Analytical aspects of the debt problems of heavily indebted poor countries
A group of heavily indebted low-income countries (HIPCs), most in Sub-Saharan Africa, has continued to experience external debt problems. Because the HIPCs'economic characteristics and external imbalances are very different from those of middle-income countries, the analysis of debt problems and debt-reduction must be modified and complemented in important ways. Therefore, the authors revisit the methodological issues underlying debt sustainability analysis, as well as theory and empirical evidence on how large debts affect economic performance. Their main question is: Should consideration be given to more upfront debt reduction for HIPCs, over and above that provided under current mechanisms, or should debts continue to be refinanced, subject to conditionality? Ongoing refinancing with conditionality reduces moral hazard and gives countries an incentive to maintain good policies. However, this approach entails transition costs, can create uncertainty, may lack credibility, and can impede local ownership of reform programs. Upfront debt reduction can create moral hazard problems and may weaken the incentives for maintaining sound policy. There are theoretical arguments about why a high level of debt can impede investment and policy reform. Although empirical evidence concerning the hypothesis that HIPCs suffer significant adverse effects from their large debt overhang is inconclusive, evidence from middle-income countries suggests that debt reduction can benefit an economy if the policy environment is right. Whether there should be further debt reduction for specific heavily indebted low-income countries depends on the facts for each case and requires quantitative analysis of data about different forces at play in the countries involved.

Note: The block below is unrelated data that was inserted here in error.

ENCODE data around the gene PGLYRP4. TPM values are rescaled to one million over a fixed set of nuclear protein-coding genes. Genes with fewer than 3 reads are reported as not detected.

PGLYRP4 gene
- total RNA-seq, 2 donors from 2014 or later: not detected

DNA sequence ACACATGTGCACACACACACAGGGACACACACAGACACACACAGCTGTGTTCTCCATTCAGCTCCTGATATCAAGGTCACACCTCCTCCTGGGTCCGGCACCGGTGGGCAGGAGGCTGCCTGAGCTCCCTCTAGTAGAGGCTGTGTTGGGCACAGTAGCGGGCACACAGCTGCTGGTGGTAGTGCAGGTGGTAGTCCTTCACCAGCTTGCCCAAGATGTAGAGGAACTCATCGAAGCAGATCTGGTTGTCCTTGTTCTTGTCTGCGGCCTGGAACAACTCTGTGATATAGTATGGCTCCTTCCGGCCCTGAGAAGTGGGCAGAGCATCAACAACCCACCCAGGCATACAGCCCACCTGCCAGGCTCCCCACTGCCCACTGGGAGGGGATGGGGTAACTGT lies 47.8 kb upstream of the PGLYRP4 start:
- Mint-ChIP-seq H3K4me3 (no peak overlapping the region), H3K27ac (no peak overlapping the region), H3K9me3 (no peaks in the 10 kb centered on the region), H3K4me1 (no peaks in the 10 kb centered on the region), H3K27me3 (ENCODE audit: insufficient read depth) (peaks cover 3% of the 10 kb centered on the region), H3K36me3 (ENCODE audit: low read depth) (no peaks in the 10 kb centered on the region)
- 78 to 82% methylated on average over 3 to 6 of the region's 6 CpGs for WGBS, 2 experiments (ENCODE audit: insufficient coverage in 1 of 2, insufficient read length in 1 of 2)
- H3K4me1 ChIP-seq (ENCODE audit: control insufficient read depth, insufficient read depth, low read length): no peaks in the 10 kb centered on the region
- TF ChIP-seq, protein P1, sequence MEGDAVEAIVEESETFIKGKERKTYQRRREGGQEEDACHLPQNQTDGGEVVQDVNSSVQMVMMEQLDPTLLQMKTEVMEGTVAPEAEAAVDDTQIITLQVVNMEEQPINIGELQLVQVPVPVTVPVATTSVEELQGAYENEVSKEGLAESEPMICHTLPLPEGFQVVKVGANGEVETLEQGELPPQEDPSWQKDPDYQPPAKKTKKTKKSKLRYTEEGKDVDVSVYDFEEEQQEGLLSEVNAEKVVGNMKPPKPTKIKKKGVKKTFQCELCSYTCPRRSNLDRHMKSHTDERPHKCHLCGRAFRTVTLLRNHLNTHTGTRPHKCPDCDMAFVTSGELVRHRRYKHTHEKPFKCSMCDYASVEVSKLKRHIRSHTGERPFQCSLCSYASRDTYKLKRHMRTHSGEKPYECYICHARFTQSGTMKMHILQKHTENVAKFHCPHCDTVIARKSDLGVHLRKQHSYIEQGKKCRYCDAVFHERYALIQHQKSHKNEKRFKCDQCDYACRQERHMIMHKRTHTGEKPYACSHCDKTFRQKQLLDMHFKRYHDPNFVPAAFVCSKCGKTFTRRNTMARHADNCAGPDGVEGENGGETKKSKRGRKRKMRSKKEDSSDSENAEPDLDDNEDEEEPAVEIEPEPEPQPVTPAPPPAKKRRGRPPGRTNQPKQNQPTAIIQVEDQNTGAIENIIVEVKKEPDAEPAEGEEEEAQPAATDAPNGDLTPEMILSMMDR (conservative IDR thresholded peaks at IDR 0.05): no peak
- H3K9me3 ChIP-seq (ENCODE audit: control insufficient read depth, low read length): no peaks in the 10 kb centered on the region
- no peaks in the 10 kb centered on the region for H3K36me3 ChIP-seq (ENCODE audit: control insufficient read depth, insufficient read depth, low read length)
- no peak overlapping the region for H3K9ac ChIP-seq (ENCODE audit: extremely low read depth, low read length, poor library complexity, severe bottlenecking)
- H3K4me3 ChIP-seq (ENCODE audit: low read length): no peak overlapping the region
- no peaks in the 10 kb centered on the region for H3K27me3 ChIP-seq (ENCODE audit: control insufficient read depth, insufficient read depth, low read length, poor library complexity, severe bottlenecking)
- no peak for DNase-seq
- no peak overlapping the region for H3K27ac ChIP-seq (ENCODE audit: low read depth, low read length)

|Date of creation:||30 Jun 1996|
|Date of revision:|
|Contact details of provider:|| Postal: 1818 H Street, N.W., Washington, DC 20433|
Phone: (202) 477-1234
Web page: http://www.worldbank.org/
More information through EDIRC
Please report citation or reference errors to , or , if you are the registered author of the cited work, log in to your RePEc Author Service profile, click on "citations" and make appropriate adjustments.:
- Jonathan Eaton & Raquel Fernandez, 1995.
Boston University - Institute for Economic Development
59, Boston University, Institute for Economic Development.
- Claessens, Stijn & Oks, Daniel & van Wijnbergen, Sweder, 1993.
"Interest rates, growth, and external debt : the macroeconomic impact of Mexico's Brady deal,"
Policy Research Working Paper Series
1147, The World Bank.
- Claessens, Stijn & Oks, Danel & van Wijnbergen, Sweder, 1994. "Interest Rates, Growth and External Debt: The Macroeconomic Impact of Mexico's Brady Deal," CEPR Discussion Papers 904, C.E.P.R. Discussion Papers.
- Johnson, J.H. & Wasty, S.S., 1993. "Borrower Ownership of Adjustment Programs and the Political Economy of Reform," World Bank - Discussion Papers 199, World Bank.
- Borensztein, Eduardo, 1990. "Debt overhang, credit rationing and investment," Journal of Development Economics, Elsevier, vol. 32(2), pages 315-335, April.
- Detragiache, Enrica, 1992. "The simple dynamics of a debt crisis," Journal of International Money and Finance, Elsevier, vol. 11(6), pages 552-566, December.
When requesting a correction, please mention this item's handle: RePEc:wbk:wbrwps:1618. See general information about how to correct material in RePEc.
For technical questions regarding this item, or to correct its authors, title, abstract, bibliographic or download information, contact: (Roula I. Yazigi)
If references are entirely missing, you can add them using this form.